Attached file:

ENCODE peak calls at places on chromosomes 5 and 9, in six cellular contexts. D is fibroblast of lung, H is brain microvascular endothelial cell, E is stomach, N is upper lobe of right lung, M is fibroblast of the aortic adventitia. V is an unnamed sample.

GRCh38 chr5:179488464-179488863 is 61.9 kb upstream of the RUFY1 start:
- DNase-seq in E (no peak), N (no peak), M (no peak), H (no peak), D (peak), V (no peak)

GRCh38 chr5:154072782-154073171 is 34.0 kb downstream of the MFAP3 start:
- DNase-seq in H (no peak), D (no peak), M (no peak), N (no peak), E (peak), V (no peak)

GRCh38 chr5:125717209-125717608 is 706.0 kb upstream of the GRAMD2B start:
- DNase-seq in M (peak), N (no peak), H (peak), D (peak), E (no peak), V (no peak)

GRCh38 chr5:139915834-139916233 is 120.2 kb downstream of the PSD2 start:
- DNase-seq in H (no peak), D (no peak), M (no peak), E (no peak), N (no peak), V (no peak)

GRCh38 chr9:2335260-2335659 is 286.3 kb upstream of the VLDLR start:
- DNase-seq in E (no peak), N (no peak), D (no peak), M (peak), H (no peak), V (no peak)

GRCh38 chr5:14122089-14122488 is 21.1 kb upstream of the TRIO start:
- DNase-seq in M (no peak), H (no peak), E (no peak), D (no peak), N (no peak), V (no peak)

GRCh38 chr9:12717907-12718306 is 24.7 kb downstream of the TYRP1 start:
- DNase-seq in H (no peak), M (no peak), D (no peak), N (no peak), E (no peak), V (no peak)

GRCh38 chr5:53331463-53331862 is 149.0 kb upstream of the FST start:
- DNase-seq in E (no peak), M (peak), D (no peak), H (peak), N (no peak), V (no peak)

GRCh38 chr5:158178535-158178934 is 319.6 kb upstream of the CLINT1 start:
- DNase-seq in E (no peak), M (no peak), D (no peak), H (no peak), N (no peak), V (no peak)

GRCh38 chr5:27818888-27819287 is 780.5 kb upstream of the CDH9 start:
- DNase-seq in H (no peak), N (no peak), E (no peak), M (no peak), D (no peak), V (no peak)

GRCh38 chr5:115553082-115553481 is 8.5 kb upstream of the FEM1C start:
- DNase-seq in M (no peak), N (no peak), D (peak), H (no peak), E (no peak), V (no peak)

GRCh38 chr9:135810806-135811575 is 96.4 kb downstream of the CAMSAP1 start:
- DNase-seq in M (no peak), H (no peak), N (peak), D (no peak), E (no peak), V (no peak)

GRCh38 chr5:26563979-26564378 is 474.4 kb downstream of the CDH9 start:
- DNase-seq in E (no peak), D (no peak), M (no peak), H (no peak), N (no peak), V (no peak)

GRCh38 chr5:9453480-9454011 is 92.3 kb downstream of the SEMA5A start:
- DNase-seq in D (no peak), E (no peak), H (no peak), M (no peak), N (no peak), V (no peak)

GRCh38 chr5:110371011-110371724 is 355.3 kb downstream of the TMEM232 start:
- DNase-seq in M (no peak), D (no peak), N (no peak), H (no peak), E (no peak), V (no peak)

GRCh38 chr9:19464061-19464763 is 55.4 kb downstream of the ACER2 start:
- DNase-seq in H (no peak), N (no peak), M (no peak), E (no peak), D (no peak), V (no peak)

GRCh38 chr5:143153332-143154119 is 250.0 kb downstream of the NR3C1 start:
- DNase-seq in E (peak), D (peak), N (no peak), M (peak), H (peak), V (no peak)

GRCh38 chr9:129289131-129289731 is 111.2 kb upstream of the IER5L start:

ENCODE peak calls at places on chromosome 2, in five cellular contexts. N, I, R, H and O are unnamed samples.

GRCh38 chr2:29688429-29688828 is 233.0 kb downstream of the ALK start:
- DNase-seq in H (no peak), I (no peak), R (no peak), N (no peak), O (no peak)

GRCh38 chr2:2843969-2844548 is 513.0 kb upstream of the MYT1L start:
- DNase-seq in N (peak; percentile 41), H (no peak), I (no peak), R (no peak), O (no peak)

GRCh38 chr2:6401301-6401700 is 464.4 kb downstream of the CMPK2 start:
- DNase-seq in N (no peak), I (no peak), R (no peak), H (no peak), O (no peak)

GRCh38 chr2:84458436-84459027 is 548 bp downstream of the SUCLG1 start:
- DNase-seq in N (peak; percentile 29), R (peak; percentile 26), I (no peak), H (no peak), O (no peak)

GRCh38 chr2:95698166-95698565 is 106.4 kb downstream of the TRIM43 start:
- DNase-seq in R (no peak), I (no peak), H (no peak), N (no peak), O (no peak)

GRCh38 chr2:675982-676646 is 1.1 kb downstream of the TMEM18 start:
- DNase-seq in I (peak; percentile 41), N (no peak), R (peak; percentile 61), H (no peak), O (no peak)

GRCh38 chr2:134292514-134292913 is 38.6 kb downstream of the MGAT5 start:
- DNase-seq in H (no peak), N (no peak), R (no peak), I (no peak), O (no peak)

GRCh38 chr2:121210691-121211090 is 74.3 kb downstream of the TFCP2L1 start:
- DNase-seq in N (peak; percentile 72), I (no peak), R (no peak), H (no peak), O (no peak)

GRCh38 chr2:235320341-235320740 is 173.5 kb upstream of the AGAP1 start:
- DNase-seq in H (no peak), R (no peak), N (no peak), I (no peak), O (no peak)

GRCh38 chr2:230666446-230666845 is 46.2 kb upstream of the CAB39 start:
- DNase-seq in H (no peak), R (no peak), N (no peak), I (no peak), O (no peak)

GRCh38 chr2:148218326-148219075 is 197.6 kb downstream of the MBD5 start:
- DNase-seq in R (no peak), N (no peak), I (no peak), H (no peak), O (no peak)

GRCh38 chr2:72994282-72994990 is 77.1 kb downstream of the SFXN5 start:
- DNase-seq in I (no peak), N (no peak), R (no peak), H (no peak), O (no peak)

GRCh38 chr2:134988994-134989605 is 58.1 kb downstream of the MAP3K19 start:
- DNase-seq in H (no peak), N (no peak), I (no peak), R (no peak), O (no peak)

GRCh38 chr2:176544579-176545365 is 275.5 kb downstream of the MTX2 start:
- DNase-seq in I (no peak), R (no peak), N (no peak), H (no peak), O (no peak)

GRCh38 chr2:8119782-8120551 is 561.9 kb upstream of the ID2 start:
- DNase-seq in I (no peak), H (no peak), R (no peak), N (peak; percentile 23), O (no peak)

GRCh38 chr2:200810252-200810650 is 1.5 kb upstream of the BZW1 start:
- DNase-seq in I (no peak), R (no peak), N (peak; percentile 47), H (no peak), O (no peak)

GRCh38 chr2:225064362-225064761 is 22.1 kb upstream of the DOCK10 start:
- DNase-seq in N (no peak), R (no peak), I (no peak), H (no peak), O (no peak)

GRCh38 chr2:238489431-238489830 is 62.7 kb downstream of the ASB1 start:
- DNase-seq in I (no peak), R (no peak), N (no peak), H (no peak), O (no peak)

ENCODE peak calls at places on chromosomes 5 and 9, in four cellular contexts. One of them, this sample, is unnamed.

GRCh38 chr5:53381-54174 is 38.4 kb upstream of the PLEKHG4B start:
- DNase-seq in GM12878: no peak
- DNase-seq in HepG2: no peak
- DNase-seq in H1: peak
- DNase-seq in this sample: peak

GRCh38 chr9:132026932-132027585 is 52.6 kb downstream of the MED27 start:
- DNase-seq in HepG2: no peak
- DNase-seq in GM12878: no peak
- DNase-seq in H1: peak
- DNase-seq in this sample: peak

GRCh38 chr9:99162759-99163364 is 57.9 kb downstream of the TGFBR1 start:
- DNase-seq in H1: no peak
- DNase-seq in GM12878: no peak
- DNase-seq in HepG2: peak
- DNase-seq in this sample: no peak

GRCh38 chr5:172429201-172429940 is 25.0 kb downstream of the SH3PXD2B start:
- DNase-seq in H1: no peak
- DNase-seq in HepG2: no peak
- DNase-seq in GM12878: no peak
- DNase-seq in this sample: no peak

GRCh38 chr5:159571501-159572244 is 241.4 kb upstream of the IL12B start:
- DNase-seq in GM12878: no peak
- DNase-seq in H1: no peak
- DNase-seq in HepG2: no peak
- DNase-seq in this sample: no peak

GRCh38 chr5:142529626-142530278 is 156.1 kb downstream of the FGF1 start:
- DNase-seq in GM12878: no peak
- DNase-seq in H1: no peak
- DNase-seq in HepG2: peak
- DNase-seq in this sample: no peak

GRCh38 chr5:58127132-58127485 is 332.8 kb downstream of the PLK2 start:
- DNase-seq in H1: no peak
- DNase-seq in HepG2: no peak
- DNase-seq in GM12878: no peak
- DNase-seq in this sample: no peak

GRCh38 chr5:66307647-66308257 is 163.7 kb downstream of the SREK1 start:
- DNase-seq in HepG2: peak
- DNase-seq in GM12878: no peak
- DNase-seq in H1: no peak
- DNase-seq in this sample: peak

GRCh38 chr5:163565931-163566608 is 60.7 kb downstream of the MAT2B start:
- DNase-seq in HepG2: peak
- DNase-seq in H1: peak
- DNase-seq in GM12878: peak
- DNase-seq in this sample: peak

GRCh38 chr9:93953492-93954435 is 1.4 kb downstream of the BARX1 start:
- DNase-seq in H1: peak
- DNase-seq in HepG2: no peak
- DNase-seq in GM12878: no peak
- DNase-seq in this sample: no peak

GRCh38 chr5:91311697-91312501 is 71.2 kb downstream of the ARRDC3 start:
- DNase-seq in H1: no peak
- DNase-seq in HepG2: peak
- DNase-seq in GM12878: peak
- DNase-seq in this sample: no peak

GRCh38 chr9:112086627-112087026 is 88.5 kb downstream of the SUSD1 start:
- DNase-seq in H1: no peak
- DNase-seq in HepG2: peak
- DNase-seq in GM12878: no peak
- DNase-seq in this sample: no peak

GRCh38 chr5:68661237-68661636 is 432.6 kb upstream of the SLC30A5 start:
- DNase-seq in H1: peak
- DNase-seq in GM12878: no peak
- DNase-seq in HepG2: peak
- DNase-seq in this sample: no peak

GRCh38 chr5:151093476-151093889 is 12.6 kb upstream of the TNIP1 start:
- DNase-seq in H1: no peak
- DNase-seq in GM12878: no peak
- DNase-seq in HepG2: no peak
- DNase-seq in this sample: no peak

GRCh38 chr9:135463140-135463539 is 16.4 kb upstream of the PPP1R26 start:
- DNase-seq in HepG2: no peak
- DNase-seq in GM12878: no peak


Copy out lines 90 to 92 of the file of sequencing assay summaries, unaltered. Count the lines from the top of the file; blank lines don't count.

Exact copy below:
GRCh38 chr5:172429201-172429940 is 25.0 kb downstream of the SH3PXD2B start:
- DNase-seq in H1: no peak
- DNase-seq in HepG2: no peak